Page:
For a brand that only officially graced our shores in 2017, Nismo has well and truly hit the ground running. With a racing pedigree stretching back to 1964, Nissan Motorsports (Nismo) became a household name thanks to some speedy Datsun’s that put some muscle in a very polite Japanese car industry. Australia probably felt its first Nismo tremor with the arrival of ‘Godzilla’ at Bathurst in 1992. The R32 GTR Skyline was an instant icon, and with used prices touching on $100,000, it seems the appeal has only grown over time.
Cue the late ’90s and a seismic shift well and truly occurred.
Playstation’s Gran Turismo went platinum and Paul Walker’s Fast and Furious did over a quarter of a billion at the box office. Japanese performance went from the underground to the mainstream in a matter of weeks, and the rest, as they say, is history. So, when Nissan Australia invited me to test out the trio of cult Nismo cars on offer, I thought it was time to put down the controller and pick up the steering wheel.
On arrival at Adelaide airport, I was greeted by the newest member of the family, the Juke Nismo RS. A souped-up version of that quirky little SUV that’s now sold over 1.5 million units the world over. It’s a car brimming with character from head to toe, enticing you to get involved at every opportunity. Walking around the Juke, the performance enhancements are plentiful. Nismo bumpers, side skirts, spoiler, grille… it has a sports-focused aesthetic with a playful side.
Under the bonnet, you’ll find power and torque has increased to 160kW and 280Nm respectfully, whilst the Nismo Exhaust lets the Japanese bulldog breathe a little easier. Driving the Juke Nismo RS through Adelaide was a bag of fun thanks to a short, 6-speed manual box and an even shorter wheelbase. Understeer was kept to a minimum due to a limited slip differential and some torque vectoring trickery, whilst some comprehensive body reinforcement meant the Juke stayed firmer when it counted.
After a 2-hour drive heading North from Adelaide, we arrived at one of the world’s newest motorsport parks, ‘The Bend’. Compromising of over 7kms of racing circuit, multiple skid pans, garages and a hotel, it seemed the perfect place to set the Nismo kids loose for the day. My first challenge was the skid-pan and my noble steed was none other than the infamous 370Z–a car that’s instantly recognizable and has now established its own legacy touching on a decade.
Since 2009, the 370Z has been in a constant state of evolution for what was already a well capable package. In its current trim, the 370Z boasts 253kW of power and 371Nm of torque from that 3.7 litre V6. On the skidpan, the 370Z was like putty in your hands. A front engine, rear drive combination that bizarrely, almost feels nostalgic in 2018.
The manual gearbox is nicely weighted, and after a few power slides and timed slaloms, you could feel that the 370Z still punches harder than a few of its younger rivals.
But if the 370Z earned itself a loyal fan base, then its big brother’s following can only be described as pure-cult. It doesn’t matter which way you spin it, the Nissan GT-R is a behemoth. A car that’s won more trophies than it has Newton metres of torque at its disposal.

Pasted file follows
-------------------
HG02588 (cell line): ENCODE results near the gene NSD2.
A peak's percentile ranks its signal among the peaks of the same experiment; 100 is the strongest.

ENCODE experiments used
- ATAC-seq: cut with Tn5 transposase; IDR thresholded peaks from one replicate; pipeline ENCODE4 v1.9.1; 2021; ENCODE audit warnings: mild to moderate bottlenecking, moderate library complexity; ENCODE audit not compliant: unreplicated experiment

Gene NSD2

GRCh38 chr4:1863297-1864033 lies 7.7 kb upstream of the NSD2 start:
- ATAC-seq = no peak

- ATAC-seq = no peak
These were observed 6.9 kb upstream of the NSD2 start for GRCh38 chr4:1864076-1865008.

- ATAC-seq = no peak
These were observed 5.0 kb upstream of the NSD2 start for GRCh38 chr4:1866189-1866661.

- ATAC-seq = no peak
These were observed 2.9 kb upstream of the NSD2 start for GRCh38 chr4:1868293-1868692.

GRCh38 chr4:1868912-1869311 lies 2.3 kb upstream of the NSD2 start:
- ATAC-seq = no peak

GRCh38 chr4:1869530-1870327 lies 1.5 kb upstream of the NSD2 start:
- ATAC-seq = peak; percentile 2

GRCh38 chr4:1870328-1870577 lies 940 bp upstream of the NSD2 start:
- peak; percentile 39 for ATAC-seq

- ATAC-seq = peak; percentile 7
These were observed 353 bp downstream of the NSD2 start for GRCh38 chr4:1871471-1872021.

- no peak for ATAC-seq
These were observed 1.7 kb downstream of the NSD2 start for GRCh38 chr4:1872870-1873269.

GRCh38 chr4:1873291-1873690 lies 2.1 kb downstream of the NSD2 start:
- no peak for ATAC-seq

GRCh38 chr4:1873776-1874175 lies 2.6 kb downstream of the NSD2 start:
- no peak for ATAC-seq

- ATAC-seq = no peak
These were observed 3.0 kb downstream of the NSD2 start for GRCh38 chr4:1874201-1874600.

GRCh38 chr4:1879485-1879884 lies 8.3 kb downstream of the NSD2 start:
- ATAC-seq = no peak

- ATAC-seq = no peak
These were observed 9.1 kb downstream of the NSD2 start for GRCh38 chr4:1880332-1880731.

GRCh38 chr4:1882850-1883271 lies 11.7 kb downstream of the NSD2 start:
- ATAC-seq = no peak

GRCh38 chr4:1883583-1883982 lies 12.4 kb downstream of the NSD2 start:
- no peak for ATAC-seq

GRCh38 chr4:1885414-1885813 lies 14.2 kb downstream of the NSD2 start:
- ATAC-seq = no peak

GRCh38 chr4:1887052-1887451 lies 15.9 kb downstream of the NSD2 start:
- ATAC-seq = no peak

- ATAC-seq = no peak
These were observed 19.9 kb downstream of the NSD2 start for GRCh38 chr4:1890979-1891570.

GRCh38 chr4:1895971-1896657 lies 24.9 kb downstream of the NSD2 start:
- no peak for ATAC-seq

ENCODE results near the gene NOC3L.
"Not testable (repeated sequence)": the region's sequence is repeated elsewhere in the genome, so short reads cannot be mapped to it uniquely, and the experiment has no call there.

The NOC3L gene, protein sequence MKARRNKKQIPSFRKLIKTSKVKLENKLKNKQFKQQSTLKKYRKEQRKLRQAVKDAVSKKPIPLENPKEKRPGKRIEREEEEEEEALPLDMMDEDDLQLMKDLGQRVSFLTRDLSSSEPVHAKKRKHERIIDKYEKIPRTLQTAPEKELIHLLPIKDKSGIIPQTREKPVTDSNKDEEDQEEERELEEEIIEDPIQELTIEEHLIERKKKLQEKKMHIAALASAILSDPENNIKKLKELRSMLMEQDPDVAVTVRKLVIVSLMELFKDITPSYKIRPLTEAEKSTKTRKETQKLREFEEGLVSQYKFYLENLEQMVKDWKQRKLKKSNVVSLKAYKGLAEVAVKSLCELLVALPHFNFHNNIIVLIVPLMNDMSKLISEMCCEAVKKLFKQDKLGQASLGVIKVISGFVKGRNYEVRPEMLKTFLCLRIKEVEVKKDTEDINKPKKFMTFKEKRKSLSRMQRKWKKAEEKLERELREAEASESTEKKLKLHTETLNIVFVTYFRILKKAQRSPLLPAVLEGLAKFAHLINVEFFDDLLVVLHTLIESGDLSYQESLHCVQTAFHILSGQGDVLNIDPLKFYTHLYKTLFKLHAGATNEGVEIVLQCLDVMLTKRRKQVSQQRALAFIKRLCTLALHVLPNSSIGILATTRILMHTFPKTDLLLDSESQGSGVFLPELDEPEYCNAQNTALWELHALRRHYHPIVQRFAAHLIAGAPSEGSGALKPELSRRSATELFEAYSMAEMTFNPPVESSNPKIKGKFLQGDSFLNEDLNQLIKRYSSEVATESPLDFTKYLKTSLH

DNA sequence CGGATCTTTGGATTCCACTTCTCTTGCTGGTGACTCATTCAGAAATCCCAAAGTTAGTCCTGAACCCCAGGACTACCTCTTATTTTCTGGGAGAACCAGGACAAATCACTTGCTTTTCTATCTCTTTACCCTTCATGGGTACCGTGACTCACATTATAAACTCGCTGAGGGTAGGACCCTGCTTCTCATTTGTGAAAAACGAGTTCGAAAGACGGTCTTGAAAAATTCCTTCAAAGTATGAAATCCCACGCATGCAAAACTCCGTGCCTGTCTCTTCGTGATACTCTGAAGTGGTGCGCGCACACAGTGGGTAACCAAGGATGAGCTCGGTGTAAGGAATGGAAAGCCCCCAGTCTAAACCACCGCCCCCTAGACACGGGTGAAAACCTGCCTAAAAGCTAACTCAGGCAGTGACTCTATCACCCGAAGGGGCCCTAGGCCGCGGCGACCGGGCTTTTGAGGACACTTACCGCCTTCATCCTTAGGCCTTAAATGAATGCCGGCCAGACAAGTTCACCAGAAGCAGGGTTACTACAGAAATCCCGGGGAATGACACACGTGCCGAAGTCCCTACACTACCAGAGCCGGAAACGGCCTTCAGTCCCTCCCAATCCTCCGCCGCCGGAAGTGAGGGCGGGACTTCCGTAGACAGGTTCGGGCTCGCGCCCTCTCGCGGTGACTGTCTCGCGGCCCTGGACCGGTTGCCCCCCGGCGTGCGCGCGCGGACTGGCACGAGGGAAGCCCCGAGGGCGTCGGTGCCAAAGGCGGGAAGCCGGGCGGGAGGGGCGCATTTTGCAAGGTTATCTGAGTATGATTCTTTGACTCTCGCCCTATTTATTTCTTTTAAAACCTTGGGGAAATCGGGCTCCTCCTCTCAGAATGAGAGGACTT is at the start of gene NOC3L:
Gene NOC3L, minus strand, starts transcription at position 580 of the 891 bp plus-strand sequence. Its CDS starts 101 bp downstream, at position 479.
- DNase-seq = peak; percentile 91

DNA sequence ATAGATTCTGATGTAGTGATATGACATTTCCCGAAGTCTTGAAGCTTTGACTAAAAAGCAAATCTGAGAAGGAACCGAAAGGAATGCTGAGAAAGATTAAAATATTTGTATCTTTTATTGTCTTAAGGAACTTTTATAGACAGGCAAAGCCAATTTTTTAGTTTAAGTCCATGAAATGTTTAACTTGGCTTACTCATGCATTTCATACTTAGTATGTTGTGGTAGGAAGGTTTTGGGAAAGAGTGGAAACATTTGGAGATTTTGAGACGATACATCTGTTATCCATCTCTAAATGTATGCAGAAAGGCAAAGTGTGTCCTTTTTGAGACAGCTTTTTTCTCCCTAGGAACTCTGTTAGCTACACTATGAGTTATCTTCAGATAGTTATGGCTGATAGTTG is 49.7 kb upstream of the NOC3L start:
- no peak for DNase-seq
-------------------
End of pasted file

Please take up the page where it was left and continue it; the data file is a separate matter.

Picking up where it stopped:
The standard Nissan GT-R is probably more than enough car for most people, but for those that crave that something exceptional, it has to be the GT-R Nismo. The exterior is dripping in GT3 derived performance upgrades; Carbon-fibre fascia’s, boot, rear spoiler and side sills, RAYS forged lightweight aluminium wheels inspired by the GT500 race car… every detail is purposeful and cohesive.
Lift the bonnet and you’ll find further track-focused goodies; bores have been plasma-sprayed for reduced friction, lighter weight, enhanced cooling, power output, and fuel efficiency… Turbochargers are Nismo high-capacity IHI huffers used for GT3 racing… if you had any doubts about the GT-R Nismo’s racing pedigree, they should well and truly be diminished.
As impressive as the specs are on the GT-R Nismo, it’s something that has to be experienced to be truly realised. On the track, the push and pull of multi-directional G-Forces do strange things to your mind and body. That combination of power, torque, grip and braking is something unique to the GT-R Nismo. With a fresh racing circuit and expert driver training at my disposal, you fell deeper in love with every apex. Bilstein has developed custom suspension for the GT-R Nismo, and coupled with that infamous drivetrain, the Nismo huffed, puffed and pulled its way around every turn in a way that defied logic. It truly is a masterpiece on a circuit, and if you ever manage to be the lucky owner of one, I suggest you block out your calendar and fill it with track days.
With owners ranging from tradies to tech-heads, Nismo is one of those rare brands that seems to transcend classes and cultures. A line-up lead by the people’s supercar, the GT-R Nismo, it’s a combination of history, performance and approachability that make the Nismo brand so popular.
Whilst there are vast differences in price and performance between the three models, no matter which Nismo you drive, you always feel something special while behind the behind the wheel. Whether it’s the playfulness of Juke, the approachable performance of the 370Z, or the outrageous concert that is the GT-R, you’ll always hop out with a cheesy grin on your face, even if it has moved a little.